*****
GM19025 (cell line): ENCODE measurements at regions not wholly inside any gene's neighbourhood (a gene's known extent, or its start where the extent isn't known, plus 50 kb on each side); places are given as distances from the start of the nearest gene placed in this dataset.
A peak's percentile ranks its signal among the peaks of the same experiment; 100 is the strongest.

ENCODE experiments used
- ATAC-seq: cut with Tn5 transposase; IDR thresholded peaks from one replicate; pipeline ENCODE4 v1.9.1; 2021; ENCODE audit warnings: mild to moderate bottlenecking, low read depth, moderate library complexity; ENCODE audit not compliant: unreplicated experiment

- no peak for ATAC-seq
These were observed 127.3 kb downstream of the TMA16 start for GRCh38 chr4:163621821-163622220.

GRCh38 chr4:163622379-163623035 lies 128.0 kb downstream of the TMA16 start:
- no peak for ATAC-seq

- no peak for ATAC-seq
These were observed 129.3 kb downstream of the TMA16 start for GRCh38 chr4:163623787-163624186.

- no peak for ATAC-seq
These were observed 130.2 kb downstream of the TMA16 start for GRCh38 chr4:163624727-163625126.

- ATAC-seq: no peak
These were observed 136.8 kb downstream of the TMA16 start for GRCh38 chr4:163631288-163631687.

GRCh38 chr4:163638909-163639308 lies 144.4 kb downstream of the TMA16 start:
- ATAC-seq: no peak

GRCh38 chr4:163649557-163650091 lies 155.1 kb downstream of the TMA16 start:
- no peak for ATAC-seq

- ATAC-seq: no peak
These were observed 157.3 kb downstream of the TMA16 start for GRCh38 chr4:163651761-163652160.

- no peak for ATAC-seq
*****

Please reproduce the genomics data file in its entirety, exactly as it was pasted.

GM19025 (cell line): ENCODE measurements at regions not wholly inside any gene's neighbourhood (a gene's known extent, or its start where the extent isn't known, plus 50 kb on each side); places are given as distances from the start of the nearest gene placed in this dataset.
A peak's percentile ranks its signal among the peaks of the same experiment; 100 is the strongest.

ENCODE experiments used
- ATAC-seq: cut with Tn5 transposase; IDR thresholded peaks from one replicate; pipeline ENCODE4 v1.9.1; 2021; ENCODE audit warnings: mild to moderate bottlenecking, low read depth, moderate library complexity; ENCODE audit not compliant: unreplicated experiment

- no peak for ATAC-seq
These were observed 127.3 kb downstream of the TMA16 start for GRCh38 chr4:163621821-163622220.

GRCh38 chr4:163622379-163623035 lies 128.0 kb downstream of the TMA16 start:
- no peak for ATAC-seq

- no peak for ATAC-seq
These were observed 129.3 kb downstream of the TMA16 start for GRCh38 chr4:163623787-163624186.

- no peak for ATAC-seq
These were observed 130.2 kb downstream of the TMA16 start for GRCh38 chr4:163624727-163625126.

- ATAC-seq: no peak
These were observed 136.8 kb downstream of the TMA16 start for GRCh38 chr4:163631288-163631687.

GRCh38 chr4:163638909-163639308 lies 144.4 kb downstream of the TMA16 start:
- ATAC-seq: no peak

GRCh38 chr4:163649557-163650091 lies 155.1 kb downstream of the TMA16 start:
- no peak for ATAC-seq

- ATAC-seq: no peak
These were observed 157.3 kb downstream of the TMA16 start for GRCh38 chr4:163651761-163652160.

- no peak for ATAC-seq